Some colors offer an aggressive feel and some give a soothing touch. Similarly, some fonts are considered old-school and some are contemporary. The key here is to maintain proportion in everything that you’ll ever use to form your brand’s visual identity. 

In simple words, learn to work with each element individually so when you jot them together, you know what each puzzle would do to your brand’s overall image. 

Tell A Compelling Brand Story

People don’t just buy products they seek the story the brand has to offer!

It’s not just a bike that you purchase, you also ride the pride bind by Harley Davidson. Or say, you’re not buying your morning coffee, you’re carrying the prestige of Starbucks in your hand as you take the train to work.

Brands make use of visual identities to tell their journey, their story so people can make connections with them. 

In order to conclude if your brand is headed in the right direction, answer these questions:

  • Do we make connections with the consumers with our brand story?
  • What’s the first response of our clients after dealing with the brand and knowing its story? 
  • Is the story and consumer’s emotional response embedded in our visual identity?

You should also read: How Design Empowers Brand Storytelling?

Practice Consistency & Contrast

When you’re trying to promote your brand, you won’t be focusing on the single medium to market it. You’ll be using a number of platforms and marketing collaterals and they all should look similar to each other. 

While you seek help with the visual identity, make sure that every part of your marketing collateral is identical to other components in terms of design, market copy, and basic creative ideas. To make it simpler, you must maintain consistency and contrast in everything you ever produce to market your business.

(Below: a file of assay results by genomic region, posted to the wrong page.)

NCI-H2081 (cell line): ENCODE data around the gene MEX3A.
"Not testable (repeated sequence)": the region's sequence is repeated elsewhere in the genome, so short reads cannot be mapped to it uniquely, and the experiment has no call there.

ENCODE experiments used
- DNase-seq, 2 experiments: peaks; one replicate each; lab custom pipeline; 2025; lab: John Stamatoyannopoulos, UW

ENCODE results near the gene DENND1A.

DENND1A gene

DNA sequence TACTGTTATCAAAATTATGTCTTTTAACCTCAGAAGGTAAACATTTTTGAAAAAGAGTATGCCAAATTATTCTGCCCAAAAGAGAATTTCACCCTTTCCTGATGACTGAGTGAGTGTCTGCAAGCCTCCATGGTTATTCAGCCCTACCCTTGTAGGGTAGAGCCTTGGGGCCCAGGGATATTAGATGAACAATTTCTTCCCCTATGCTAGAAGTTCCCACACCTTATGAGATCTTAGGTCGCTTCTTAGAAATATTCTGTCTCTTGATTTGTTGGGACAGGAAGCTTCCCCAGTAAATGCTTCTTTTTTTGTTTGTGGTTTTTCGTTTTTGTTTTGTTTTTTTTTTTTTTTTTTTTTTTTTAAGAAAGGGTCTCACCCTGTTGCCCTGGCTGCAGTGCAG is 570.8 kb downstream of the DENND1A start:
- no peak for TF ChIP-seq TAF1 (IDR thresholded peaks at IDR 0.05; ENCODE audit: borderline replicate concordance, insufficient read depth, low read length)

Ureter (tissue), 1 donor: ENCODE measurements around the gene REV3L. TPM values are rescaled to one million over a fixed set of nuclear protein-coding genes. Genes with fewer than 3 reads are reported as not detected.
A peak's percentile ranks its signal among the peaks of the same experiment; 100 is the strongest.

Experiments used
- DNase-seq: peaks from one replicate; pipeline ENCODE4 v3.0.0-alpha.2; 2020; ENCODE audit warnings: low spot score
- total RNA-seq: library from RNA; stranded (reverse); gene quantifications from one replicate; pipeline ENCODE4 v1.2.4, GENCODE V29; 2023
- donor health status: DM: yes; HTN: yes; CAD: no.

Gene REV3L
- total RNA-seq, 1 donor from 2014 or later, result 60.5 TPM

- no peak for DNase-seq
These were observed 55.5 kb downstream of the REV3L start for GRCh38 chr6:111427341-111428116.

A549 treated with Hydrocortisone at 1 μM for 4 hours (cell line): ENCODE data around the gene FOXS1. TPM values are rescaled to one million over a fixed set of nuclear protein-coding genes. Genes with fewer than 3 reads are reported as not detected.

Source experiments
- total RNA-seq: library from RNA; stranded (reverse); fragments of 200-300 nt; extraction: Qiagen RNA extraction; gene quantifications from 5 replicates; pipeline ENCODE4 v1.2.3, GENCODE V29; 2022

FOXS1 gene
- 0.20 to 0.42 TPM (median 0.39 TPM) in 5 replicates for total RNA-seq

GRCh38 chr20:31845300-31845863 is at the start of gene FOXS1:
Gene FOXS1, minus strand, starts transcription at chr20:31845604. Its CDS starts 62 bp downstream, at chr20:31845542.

Design Differently for Each Occasion

Keeping every design element similar is important but designing everything in the same manner may give your brand a redundant feel. In order to stay ahead of your competition via an impressive visual identity of your brand, you must pay attention to the occasion as well as the medium you’re designing for. 

From brochures to online ads and websites, your visual identity must meet the design requirement and visual space in account. Doing so will help your brand portray the exact image with full context without disturbing the dimensions of the medium. So, do seek if your visual identity is maintaining the platform’s requirement or not. 

Pro Tip + Endnote

Your brand’s visual identity can do wonders if done correctly or collapse the whole branding if you don’t know anything about it. Sure, you can define the main pillars around your branding plan but you need to have someone proficient in designing and brand visualization such as a graphic designer or a branding expert by your side.

Understand how each visual element plays its role in giving your brand a distinct image and hire a branding expert, today. Adios!

  • A Picture of Waqas D.

    Waqas D.

Waqas D. is the co-founder of the branding and website agency, FullStop™. He supercharges brands by crafting memorable logos, brand identities and engaging websites. Besides thousands of startups and medium-size businesses, FullStop has worked with likes of Microsoft & L’Oréal. View our portfolio or get in touch.